Specifically, contributions in Defined Contribution Plans are generally discretionary. For a business with only owner-employees, this is especially true. As a result, each year, the business owner may decide whether or not they would like to contribute to the SEP or 401(k) Plan.
Conversely, Defined Benefit Plans generally have annual contribution requirements. The employer must fund the amount, as determined by the Plan’s actuary, to adequately fund the benefits defined at Plan inception. However, if the Plan is significantly overfunded, the requirement for a given year may be zero. Additionally, the Plan benefits may be amended on a prospective basis if the requirement is no longer affordable.
As mentioned, in the above section Defined Benefit Plans generally require annual contributions. However, you can manage contribution requirements. In fact, if the SEP or 401(k) Plan contribution limits do not allow you to reach your retirement goals, and often the limits are inadequate for locum tenens workers, then adopting a Defined Benefit Plan, while managing its contribution requirements, may be essential.
In general, you can best manage Defined Benefit Plan minimums by taking the steps below.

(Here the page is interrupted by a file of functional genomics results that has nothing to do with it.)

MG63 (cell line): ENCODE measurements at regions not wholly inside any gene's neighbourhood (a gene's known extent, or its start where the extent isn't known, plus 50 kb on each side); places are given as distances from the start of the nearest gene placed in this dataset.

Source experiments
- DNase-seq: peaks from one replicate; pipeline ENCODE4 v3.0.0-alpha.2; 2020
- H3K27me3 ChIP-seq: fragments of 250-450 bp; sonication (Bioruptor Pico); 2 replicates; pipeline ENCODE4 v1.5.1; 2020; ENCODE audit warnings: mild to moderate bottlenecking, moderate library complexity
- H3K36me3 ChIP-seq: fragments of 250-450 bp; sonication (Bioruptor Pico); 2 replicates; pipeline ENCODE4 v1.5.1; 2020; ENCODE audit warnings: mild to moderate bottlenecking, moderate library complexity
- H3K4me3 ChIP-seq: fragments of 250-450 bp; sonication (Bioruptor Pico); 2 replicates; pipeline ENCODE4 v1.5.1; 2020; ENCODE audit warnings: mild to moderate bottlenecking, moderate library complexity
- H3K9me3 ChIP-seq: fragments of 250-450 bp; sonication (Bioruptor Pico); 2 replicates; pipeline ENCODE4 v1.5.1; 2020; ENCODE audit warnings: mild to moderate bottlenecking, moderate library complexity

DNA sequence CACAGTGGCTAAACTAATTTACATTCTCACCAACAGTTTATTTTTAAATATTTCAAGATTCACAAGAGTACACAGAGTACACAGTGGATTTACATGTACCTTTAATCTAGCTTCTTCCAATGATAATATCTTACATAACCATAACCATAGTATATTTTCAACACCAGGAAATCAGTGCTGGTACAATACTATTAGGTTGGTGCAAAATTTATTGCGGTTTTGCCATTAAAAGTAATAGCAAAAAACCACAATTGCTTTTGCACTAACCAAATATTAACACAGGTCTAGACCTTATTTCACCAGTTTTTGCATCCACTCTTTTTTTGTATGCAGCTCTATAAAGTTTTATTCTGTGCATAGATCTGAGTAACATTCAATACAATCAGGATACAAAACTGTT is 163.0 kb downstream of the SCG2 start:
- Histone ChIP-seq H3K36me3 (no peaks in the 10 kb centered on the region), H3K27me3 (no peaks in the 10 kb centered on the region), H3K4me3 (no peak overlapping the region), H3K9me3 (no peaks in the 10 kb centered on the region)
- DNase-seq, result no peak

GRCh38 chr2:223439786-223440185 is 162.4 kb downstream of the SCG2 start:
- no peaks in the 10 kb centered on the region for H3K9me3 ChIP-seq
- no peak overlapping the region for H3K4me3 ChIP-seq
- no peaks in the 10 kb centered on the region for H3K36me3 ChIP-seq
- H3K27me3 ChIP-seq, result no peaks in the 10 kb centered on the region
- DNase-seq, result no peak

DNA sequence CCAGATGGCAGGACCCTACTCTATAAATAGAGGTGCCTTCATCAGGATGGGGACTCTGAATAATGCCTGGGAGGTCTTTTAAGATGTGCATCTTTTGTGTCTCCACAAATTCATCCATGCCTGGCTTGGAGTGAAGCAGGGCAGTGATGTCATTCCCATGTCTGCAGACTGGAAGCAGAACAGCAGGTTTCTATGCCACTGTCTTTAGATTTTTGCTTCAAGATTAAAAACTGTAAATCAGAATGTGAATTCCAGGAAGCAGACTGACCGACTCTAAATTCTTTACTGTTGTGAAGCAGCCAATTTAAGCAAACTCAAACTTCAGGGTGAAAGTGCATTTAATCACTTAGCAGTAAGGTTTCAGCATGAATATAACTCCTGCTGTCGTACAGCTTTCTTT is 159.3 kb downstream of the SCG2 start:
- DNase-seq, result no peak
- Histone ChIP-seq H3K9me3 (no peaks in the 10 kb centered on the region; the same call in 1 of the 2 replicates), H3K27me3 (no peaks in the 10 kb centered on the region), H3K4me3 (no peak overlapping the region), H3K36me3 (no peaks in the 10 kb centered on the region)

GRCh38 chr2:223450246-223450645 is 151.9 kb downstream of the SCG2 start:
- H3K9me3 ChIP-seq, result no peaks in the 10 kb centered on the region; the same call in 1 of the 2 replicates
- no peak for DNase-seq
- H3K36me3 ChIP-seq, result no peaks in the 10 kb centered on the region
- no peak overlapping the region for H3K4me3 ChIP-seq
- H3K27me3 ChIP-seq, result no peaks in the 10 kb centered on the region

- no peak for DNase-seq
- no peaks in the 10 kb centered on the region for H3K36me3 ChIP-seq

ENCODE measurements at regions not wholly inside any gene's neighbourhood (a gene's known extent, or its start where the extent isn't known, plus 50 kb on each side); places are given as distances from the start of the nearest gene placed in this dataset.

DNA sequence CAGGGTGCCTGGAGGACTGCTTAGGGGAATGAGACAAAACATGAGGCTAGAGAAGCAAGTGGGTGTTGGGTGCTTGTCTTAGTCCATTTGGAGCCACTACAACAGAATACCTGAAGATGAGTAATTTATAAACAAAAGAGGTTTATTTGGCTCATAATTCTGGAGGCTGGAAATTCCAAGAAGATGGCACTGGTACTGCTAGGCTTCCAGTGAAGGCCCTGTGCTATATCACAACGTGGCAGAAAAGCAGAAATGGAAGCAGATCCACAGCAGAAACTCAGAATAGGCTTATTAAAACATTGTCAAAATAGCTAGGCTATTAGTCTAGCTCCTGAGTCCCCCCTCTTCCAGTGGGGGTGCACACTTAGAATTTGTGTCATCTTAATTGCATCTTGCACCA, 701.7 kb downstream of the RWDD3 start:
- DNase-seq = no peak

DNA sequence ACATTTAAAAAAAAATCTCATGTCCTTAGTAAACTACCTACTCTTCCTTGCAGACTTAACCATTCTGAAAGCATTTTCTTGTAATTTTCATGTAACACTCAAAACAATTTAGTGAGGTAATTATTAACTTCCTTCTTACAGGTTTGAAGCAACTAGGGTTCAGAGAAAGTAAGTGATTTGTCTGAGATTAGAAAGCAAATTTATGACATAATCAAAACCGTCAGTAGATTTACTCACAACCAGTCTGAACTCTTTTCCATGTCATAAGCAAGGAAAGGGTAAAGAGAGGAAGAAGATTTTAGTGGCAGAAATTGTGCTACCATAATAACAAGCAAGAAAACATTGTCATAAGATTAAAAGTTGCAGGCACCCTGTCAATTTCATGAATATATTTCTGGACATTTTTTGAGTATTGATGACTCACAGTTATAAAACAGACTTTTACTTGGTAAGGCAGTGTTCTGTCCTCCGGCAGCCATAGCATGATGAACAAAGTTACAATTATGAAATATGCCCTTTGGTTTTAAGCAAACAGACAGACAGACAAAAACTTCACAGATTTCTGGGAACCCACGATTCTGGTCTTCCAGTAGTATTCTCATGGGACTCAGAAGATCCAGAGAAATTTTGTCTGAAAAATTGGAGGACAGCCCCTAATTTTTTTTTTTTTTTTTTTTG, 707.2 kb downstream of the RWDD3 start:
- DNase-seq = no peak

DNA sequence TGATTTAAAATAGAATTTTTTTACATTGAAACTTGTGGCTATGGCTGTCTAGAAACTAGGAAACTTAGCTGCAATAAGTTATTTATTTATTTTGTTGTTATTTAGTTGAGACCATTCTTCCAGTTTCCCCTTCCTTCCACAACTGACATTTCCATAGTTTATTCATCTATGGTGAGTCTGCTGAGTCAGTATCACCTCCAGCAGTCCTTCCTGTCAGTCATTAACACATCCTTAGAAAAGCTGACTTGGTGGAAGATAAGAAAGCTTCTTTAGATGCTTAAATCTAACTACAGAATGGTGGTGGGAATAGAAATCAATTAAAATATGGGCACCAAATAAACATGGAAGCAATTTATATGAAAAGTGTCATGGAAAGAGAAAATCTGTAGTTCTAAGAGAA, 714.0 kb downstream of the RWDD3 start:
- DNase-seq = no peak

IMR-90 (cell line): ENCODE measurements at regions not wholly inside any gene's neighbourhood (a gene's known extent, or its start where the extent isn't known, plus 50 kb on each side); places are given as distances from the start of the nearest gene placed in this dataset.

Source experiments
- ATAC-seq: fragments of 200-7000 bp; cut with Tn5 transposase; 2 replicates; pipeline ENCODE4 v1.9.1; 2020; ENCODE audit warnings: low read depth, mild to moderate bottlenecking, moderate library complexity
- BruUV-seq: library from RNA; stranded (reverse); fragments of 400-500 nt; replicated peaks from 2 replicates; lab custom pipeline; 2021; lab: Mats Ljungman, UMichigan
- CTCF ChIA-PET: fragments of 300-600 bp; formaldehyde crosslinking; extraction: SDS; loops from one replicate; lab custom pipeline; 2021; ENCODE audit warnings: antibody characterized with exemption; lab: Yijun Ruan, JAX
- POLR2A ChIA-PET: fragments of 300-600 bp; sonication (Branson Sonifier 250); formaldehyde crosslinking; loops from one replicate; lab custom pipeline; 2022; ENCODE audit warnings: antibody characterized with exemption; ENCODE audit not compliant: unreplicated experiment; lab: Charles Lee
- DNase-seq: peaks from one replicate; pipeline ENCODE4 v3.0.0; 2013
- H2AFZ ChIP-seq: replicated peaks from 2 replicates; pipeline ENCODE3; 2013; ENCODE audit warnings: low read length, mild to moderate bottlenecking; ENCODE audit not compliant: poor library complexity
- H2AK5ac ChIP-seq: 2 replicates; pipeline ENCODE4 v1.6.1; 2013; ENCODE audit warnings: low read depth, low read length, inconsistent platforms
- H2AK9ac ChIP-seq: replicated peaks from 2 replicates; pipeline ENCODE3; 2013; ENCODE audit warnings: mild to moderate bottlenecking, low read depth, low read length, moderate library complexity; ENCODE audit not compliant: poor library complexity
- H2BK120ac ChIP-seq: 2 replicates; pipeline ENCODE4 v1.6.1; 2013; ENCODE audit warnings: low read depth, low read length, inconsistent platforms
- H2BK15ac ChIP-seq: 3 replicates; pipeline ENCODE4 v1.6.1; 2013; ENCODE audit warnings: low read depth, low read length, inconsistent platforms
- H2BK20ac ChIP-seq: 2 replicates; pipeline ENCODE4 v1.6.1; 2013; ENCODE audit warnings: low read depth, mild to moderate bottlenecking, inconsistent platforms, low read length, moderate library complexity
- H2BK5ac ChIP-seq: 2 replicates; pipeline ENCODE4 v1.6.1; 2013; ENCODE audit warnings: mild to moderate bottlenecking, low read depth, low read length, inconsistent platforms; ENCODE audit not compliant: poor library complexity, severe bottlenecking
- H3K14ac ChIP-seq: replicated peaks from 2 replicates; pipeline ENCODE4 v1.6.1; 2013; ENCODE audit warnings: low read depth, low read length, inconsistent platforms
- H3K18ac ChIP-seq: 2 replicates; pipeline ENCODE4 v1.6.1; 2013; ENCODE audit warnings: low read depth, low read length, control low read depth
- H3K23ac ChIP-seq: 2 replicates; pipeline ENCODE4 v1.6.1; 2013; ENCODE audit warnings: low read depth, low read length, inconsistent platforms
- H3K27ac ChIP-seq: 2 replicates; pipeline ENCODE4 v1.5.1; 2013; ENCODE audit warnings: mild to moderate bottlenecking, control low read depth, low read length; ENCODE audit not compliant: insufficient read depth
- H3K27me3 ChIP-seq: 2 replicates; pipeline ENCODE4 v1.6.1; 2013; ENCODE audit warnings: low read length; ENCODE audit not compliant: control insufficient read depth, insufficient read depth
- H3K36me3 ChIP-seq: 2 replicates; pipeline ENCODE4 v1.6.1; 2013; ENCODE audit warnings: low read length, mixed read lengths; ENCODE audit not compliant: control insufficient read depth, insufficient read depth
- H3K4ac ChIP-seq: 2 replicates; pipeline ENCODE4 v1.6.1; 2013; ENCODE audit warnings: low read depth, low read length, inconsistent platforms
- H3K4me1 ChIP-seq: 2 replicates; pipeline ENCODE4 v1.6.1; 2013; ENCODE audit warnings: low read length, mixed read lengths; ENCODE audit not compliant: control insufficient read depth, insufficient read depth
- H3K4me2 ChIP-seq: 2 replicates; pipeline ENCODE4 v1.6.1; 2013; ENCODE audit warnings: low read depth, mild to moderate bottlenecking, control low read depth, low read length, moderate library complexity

By implementing these suggestions, you significantly reduce the risk of missing Defined Benefit Plan requirements.
Now that we have discussed the annual contribution limits and contribution requirements for various retirement plans, let’s discuss the administration costs.
In general, Defined Contribution Plans for locum tenens workers will not have any administration costs. For example, you can open a SEP or Solo 401(k) Plan very easily at most online brokers, who often are only compensated through the investments you purchase. However, if you have any employees (other than your spouse), there will be administration fees. In that case, it is important to contact a retirement third-party administrator. Often off-the-shelf Plans may have a low administration cost but require that you provide higher benefits to your employees. Thus, the “cheapest” option could be the most expensive.
Unlike Defined Contribution Plans, Defined Benefit Plans require an actuary to calculate and certify the annual contribution requirement and the maximum deductible contribution. As a result, they are more expensive than Defined Contribution Plans (Defined Benefit Plans generally cost around $2,000 per year for a small Plan). Of course, if you are able to deduct $100,000 to $250,000+ per year, these higher fees may be worth the cost.
In summary, here are the key factors to consider when selecting the retirement vehicle for yourself as a locum tenens worker.
2020 contribution limit
As a locum tenens worker, planning for retirement is essential. Importantly, as a self-employed worker, you have a number of options from which to choose.
If you only want to contribute around $60,000 per person, a SEP or 401(k) Plan may meet your needs. However, if you would like to contribute a higher amount or would like to contribute more than 20% to 25% or your income, a Defined Benefit Plan may allow a much higher deduction and help you more quickly save for retirement.